As summer interns from Duke University, we have spent most of our summer working on NumbersUSA’s new "Quality of Life" maps indicating where in the country the effects of high immigration and population growth are most acutely felt.
During our time here this summer we have discovered that NumbersUSA's mission to document and communicate immigration's impact on U.S. population growth, the environment, the labor market and local communities is not a novel idea.
Over the past three decades, four major federal commissions have called for U.S. population stabilization to address the economic, social and environmental stresses of population growth via immigration and natural mortality patterns, with increasing focus on the effects of immigration as time progresses. It is astonishing to see the consistency, and the gorwing urgency, of these commissions' bipartisan findings and recommendations over the past three decades. In a report of our research findings we present a brief history of the four commissions' advocacy for population stabilization with respect to immigration policy.
Please allow us to introduce ourselves. We are Jenny Lin and Britney Peguese, current summer interns for NumbersUSA from Duke University. We’re in our final week as NumbersUSA interns and we can both agree that we’ve greatly expanded our own personal knowledge of immigration issues in the country from our working experience this summer with the organization. Jenny is an environmental science major; Britney is a history and psychology major. Our prior knowledge of population issues and immigration policy was not very extensive, to say the least. However, for nearly three months we have been working on projects like the NumbersUSA quality of life maps with the opportunity to research current data on topics such as population, real income based on education, poverty levels, air pollution levels and infrastructure needs at county and state levels. While helping to create the maps with an educational purpose, Jen and I have simultaneously expanded our own knowledge of these topics and their relation to the effects of the immigration-driven US population growth.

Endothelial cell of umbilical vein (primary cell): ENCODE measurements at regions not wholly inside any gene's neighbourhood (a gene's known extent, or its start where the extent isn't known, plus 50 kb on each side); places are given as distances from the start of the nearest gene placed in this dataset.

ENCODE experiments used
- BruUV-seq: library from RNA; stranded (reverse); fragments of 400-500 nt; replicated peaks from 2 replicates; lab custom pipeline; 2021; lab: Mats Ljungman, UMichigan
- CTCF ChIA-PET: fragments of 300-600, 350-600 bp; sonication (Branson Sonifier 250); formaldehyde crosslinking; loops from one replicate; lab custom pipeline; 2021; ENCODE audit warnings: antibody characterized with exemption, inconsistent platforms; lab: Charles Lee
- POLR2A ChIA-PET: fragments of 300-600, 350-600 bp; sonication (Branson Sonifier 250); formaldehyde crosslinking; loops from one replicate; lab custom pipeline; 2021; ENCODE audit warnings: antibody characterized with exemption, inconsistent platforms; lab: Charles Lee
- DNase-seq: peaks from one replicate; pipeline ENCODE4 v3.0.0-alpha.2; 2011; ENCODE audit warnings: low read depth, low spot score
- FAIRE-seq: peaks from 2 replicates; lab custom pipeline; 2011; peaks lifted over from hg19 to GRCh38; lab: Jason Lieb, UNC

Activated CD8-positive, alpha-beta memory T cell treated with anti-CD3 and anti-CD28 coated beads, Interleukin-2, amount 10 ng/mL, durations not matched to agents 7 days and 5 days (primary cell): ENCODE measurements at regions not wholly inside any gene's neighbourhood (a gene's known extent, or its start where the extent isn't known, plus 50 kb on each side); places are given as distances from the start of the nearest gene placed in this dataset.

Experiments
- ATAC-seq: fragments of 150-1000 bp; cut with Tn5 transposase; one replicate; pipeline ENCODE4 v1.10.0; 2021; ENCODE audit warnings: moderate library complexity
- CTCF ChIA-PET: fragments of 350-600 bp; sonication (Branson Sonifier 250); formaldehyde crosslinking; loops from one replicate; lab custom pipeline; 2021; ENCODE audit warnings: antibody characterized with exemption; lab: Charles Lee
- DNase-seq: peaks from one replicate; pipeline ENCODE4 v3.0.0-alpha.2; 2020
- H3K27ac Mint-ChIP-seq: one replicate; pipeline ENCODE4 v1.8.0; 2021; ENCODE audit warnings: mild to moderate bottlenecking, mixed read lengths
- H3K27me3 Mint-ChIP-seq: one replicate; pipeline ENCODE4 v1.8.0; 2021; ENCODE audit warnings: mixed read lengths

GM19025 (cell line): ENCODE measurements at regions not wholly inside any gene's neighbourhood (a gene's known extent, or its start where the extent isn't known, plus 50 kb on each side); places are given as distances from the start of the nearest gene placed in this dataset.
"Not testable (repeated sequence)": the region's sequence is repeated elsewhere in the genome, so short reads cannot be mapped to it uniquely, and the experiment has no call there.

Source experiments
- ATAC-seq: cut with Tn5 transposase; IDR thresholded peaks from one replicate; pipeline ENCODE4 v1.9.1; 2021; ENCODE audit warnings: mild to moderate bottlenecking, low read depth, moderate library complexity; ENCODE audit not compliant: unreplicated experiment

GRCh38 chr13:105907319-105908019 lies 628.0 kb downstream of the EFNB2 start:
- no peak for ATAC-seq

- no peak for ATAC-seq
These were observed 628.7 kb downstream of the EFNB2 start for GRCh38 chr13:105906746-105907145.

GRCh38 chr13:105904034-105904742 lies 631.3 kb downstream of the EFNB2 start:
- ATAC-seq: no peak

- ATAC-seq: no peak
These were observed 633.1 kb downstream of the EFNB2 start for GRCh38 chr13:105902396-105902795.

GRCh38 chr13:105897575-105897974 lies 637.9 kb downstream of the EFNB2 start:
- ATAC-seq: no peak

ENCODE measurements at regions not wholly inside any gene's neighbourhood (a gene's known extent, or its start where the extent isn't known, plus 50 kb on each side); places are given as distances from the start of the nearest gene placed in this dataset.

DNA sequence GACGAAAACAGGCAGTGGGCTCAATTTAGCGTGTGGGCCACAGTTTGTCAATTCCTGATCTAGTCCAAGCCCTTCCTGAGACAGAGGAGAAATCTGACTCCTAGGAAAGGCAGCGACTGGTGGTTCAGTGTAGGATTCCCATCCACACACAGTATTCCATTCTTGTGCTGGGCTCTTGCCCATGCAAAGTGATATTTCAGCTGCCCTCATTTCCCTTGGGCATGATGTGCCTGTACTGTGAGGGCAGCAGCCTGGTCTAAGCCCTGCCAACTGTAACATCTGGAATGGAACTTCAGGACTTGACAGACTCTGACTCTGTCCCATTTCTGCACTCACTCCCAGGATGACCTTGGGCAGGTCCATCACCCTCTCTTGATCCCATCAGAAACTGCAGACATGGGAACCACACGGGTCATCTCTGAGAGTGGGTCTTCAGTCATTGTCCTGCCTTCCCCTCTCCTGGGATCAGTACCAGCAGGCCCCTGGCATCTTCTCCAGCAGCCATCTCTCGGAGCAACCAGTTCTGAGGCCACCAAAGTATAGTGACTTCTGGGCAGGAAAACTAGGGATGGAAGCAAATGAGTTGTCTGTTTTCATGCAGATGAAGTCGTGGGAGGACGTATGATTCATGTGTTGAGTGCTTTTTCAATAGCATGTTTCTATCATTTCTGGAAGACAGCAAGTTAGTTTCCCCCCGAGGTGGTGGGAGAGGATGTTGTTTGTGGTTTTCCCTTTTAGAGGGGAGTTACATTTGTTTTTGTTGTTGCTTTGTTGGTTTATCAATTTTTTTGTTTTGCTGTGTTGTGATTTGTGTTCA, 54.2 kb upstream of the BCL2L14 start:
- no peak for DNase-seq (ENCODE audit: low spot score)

As early as 1969, President Nixon ordered the Rockefeller Commission Report on Population Growth and the American Future. After two years, the commission recommended specific policy measures, including several related to immigration, to address population distribution and related population issues in the national interest. The focus then moved directly on the issue of immigration in 1978 as the Select Commission on Immigration and Refugee Policy was implemented to make recommendations on revising the nation's immigration laws. It was one of the first government initiatives to mention a "responsible immigration... policy". The much more extensive US Commission on Immigration Reform in 1990, involved numerous hearings and consultations throughout the nation and abroad. This commission placed even greater emphasis on the importance of government regulation in terms of immigration, the enforcement of said regulations, and the need for international cooperation in order to fully address the issue. Three years later, President Clinton made his contribution to the population issue by establishing the Council on Sustainable Development in 1993. Using data from the Census Bureau, the council saw a solution to the immigration and population problem in a more comprehensive analysis of the US.
We've learned that bipartisan concern about US population growth is not a new pehnomenon. Ever since some economists recommended unchecked population growth in order to sustain the economy, a wide range of concerned citizens and scholarly experts, including other economists, have questioned the wisdom and feasibility of such a recommendation. While the concerns may have shifted in the past few years--from socioeconomic burdens to environmental degradation--the fundamental issue is the same. How can the United States guarantee life, liberty, and the pursuit of happiness for native and immigrant Americans for generations to come?
BRITNEY PEGUESE and JENNY LIN are summer interns of NumbersUSA and students at Duke University
Updated: Thu, Aug 13th 2009 @ 11:08am EDT